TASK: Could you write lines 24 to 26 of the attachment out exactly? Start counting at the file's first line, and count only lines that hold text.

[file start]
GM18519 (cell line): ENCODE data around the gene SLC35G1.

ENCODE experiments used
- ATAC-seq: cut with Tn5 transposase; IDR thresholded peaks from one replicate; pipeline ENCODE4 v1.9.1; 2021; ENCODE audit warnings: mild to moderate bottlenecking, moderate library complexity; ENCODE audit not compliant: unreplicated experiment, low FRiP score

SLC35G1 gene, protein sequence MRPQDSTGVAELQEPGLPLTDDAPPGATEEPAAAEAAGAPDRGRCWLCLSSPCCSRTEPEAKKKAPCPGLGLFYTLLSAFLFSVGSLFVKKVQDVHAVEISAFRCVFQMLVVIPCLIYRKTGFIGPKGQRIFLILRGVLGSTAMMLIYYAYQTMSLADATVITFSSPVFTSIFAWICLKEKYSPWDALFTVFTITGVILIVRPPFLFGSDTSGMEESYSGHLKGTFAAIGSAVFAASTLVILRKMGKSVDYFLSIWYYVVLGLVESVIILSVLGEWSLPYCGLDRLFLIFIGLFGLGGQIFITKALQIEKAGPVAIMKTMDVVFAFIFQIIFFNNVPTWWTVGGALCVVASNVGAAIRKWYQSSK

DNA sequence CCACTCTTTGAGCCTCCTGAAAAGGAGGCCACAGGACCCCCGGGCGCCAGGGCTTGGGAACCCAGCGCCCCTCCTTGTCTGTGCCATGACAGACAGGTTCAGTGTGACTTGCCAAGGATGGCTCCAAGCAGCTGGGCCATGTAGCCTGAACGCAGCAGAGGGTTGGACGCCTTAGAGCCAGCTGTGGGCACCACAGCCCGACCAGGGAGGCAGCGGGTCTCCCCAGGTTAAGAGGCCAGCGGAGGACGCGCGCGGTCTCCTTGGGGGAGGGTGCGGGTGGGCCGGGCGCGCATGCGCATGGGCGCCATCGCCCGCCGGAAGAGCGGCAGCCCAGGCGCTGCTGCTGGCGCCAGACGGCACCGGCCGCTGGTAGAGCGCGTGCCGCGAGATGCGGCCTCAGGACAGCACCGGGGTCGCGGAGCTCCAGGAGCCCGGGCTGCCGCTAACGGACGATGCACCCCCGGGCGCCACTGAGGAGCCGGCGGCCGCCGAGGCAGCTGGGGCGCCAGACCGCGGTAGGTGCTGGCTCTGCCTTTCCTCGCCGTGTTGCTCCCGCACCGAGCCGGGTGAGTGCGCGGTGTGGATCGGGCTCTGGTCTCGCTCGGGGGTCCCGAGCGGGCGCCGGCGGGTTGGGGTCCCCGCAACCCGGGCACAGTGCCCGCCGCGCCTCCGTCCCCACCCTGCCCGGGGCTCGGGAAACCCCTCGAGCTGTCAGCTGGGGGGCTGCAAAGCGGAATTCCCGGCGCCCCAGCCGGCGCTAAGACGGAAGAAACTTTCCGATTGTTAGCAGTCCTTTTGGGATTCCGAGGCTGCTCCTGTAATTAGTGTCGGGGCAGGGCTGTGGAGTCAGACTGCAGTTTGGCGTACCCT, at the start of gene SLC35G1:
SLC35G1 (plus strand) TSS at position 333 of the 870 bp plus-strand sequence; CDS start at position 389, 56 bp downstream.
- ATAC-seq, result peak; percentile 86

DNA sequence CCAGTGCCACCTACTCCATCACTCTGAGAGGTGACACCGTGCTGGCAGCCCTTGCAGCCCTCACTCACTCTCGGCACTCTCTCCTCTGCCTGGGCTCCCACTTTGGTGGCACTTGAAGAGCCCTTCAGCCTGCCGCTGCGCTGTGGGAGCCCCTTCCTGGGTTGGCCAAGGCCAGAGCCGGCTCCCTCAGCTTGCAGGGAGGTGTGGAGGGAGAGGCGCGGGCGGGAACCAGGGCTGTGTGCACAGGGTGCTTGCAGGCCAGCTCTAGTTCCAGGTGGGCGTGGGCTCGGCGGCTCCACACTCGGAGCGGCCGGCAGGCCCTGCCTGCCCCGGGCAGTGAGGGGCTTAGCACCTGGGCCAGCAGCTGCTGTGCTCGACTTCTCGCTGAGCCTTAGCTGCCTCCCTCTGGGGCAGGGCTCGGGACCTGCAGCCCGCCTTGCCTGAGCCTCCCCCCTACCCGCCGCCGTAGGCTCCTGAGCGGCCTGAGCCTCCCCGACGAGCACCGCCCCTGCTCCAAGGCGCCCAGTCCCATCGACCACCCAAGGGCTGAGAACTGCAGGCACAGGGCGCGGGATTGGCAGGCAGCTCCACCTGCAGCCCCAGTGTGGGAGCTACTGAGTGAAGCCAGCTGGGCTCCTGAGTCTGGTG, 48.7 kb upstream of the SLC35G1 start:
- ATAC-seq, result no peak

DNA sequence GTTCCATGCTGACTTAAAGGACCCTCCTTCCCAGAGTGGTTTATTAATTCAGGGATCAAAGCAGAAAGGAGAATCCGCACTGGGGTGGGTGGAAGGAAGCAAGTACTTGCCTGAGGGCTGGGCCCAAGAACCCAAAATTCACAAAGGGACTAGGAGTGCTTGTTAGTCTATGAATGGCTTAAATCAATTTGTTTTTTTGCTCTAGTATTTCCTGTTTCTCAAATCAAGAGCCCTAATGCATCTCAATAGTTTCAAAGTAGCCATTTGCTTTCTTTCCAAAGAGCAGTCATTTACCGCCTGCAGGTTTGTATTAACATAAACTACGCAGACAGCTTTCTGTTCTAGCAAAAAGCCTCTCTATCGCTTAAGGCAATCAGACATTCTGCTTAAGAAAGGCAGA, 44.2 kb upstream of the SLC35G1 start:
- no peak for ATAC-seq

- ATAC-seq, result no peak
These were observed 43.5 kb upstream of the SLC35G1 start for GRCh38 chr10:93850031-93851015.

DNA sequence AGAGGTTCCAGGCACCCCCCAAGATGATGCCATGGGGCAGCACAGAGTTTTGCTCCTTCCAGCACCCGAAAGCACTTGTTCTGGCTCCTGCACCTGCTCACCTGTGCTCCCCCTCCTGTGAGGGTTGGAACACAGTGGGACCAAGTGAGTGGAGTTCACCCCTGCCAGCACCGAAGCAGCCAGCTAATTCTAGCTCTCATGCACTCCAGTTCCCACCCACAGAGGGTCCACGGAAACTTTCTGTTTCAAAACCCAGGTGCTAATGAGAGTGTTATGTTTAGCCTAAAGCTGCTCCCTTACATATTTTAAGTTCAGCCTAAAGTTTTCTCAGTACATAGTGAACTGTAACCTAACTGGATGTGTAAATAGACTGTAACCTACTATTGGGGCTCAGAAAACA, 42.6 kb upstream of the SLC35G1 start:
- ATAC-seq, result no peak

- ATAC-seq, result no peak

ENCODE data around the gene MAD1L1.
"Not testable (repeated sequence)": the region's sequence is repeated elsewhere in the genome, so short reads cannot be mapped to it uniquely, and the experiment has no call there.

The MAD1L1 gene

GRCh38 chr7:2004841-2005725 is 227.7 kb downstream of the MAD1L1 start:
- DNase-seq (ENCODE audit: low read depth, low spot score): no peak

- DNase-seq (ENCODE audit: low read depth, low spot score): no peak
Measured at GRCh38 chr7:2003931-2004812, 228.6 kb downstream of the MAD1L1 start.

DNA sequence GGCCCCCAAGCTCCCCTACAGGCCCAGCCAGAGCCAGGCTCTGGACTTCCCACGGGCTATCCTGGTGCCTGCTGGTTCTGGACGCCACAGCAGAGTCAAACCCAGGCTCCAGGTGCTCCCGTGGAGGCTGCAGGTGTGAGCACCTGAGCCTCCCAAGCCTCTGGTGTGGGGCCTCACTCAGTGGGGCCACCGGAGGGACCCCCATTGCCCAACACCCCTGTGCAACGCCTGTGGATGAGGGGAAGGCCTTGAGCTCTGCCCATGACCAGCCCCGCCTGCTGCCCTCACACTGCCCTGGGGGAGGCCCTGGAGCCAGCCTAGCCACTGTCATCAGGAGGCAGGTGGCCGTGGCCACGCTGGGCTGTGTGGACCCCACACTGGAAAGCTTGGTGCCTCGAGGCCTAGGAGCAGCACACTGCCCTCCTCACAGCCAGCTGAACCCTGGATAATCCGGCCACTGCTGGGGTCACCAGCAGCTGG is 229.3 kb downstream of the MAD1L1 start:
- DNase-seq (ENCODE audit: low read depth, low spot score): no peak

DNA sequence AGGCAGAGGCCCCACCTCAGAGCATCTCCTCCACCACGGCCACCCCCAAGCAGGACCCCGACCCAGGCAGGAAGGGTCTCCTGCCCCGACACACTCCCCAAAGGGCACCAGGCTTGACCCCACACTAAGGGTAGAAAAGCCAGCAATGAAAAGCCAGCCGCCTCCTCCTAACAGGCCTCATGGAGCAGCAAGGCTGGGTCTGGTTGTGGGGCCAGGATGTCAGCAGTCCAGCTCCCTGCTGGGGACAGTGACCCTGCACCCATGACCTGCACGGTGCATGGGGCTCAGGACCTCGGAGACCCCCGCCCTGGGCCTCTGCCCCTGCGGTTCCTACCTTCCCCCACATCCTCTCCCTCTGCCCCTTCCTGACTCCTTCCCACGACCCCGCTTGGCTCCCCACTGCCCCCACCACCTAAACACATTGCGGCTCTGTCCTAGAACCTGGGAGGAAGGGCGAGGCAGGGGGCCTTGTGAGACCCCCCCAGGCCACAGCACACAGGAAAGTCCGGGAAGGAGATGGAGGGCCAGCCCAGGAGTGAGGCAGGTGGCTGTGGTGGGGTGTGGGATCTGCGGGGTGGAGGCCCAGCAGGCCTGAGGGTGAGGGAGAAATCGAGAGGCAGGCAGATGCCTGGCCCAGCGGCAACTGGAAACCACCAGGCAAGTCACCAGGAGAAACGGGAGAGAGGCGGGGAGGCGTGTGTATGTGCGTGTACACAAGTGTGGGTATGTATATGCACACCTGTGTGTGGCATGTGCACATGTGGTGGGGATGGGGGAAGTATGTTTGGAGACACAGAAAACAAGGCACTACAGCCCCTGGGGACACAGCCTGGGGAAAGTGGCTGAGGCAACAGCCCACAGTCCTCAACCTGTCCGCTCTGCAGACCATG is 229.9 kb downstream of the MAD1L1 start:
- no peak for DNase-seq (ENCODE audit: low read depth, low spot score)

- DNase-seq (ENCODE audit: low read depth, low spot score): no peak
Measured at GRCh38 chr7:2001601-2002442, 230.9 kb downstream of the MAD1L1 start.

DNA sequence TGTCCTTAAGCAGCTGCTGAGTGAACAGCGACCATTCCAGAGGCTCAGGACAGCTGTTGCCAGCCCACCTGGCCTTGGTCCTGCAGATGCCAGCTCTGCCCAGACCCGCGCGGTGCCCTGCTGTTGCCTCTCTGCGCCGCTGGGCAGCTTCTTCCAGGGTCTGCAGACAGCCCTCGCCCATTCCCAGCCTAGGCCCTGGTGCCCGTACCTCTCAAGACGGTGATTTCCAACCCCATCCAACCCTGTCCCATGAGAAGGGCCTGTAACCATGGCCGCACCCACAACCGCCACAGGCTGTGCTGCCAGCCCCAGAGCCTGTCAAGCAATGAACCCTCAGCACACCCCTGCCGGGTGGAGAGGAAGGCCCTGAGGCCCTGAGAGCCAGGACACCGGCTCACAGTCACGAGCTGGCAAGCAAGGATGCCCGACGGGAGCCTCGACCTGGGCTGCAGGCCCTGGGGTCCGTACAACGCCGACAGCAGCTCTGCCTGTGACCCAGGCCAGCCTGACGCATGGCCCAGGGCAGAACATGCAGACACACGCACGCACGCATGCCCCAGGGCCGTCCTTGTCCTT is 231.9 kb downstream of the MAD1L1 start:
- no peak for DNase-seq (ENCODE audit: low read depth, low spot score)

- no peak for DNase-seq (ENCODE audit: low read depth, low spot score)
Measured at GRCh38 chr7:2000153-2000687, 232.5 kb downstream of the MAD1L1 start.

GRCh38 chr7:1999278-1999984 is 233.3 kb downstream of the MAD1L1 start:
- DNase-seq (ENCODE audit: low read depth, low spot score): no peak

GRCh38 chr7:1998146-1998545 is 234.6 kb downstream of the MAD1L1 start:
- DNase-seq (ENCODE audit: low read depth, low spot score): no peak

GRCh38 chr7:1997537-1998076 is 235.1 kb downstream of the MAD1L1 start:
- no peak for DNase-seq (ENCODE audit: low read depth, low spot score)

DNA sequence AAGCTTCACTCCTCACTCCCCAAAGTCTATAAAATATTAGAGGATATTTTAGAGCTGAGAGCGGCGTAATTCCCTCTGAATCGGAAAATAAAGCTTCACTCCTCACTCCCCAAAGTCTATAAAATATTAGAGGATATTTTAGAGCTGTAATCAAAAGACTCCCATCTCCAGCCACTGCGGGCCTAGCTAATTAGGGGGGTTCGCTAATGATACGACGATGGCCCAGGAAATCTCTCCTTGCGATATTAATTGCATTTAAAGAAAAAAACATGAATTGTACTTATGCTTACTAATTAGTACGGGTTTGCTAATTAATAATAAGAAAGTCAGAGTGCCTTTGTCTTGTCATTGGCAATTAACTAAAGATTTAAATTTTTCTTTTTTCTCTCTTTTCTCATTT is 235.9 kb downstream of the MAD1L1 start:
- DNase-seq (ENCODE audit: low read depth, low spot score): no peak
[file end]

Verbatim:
DNA sequence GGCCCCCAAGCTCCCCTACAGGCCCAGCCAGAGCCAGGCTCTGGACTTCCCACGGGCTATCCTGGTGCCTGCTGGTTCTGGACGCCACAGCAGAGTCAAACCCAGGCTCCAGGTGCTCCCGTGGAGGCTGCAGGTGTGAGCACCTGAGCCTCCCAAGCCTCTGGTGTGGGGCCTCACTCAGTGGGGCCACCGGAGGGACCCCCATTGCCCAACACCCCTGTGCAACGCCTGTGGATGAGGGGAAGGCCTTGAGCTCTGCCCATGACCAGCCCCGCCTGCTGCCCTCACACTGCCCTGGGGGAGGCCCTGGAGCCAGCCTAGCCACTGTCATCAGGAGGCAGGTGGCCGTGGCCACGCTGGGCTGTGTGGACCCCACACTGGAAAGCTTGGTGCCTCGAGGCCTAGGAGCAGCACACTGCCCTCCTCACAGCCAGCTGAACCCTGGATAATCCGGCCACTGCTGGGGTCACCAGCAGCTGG is 229.3 kb downstream of the MAD1L1 start:
- DNase-seq (ENCODE audit: low read depth, low spot score): no peak

DNA sequence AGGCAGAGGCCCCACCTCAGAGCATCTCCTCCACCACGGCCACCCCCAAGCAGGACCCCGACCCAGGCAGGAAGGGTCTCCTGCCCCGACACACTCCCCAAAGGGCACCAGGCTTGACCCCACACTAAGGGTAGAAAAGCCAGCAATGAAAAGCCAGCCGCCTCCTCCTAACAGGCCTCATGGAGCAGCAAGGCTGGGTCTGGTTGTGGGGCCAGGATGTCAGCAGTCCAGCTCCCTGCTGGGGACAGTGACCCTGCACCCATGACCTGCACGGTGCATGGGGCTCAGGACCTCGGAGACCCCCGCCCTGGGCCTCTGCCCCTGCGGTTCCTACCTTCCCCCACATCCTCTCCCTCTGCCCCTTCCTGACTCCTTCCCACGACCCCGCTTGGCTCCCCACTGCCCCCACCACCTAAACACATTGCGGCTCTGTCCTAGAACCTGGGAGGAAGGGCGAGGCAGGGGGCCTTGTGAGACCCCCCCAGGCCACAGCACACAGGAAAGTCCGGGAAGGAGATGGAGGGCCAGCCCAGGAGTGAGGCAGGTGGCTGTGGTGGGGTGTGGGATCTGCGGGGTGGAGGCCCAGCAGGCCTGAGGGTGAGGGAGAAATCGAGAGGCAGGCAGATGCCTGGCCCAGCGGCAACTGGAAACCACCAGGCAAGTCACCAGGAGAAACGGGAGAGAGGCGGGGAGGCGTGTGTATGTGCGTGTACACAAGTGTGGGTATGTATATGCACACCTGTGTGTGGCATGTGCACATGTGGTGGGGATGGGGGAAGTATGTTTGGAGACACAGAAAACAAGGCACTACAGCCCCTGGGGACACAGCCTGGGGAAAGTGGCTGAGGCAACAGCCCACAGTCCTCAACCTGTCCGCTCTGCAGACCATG is 229.9 kb downstream of the MAD1L1 start: